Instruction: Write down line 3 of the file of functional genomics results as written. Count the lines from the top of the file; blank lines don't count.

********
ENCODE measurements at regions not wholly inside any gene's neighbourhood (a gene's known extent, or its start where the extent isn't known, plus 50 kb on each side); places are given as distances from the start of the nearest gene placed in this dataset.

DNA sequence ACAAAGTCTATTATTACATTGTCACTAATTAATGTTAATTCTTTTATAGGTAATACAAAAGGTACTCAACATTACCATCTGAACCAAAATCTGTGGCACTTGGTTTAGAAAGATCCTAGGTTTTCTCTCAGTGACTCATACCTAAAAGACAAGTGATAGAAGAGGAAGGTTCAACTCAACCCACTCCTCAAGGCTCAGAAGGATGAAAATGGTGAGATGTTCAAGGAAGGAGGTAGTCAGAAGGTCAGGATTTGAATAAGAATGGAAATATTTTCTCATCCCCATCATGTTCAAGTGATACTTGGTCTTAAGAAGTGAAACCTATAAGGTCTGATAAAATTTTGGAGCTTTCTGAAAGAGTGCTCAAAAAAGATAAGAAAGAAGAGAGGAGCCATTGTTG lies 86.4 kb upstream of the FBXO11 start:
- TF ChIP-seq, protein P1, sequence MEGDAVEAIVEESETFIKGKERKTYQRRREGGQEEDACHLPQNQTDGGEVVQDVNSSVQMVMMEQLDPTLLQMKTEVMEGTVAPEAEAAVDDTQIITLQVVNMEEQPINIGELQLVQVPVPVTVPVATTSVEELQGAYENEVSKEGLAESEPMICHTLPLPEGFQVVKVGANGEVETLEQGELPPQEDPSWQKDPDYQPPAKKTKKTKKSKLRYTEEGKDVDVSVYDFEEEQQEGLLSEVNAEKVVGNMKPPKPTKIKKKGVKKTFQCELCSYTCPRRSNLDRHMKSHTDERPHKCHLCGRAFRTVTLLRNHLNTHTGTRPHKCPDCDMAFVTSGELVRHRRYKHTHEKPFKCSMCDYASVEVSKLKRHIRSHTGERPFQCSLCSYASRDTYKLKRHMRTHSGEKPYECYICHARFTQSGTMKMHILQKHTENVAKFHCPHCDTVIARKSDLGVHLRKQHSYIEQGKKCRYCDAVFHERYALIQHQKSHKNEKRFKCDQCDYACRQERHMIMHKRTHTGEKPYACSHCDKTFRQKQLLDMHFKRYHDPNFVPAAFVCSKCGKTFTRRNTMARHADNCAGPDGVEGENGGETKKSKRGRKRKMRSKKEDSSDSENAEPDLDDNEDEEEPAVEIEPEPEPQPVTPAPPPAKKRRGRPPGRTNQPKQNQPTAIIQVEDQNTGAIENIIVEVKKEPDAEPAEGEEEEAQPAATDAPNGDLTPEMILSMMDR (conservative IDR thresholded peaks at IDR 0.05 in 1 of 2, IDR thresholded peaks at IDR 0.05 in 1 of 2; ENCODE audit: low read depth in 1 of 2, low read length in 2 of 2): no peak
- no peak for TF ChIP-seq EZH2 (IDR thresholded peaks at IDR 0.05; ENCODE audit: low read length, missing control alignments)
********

- TF ChIP-seq, protein P1, sequence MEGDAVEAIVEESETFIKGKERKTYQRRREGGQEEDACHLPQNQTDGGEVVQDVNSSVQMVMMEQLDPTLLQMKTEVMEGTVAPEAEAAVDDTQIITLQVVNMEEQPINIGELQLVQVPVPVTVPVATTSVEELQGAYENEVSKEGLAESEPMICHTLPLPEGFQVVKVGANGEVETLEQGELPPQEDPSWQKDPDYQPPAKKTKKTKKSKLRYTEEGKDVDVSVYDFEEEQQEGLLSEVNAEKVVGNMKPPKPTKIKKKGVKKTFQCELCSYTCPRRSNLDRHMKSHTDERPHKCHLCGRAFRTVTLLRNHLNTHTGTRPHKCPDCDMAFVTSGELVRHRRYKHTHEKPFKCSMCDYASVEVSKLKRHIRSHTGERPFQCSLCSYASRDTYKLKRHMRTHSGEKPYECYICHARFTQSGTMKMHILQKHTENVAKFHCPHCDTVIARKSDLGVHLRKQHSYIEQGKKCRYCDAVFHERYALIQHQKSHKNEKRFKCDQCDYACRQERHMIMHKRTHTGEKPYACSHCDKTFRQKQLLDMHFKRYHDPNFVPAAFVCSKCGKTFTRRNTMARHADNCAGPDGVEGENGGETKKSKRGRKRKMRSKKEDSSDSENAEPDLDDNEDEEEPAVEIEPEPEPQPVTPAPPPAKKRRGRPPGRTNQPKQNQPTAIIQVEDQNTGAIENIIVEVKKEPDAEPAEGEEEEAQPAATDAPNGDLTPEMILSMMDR (conservative IDR thresholded peaks at IDR 0.05 in 1 of 2, IDR thresholded peaks at IDR 0.05 in 1 of 2; ENCODE audit: low read depth in 1 of 2, low read length in 2 of 2): no peak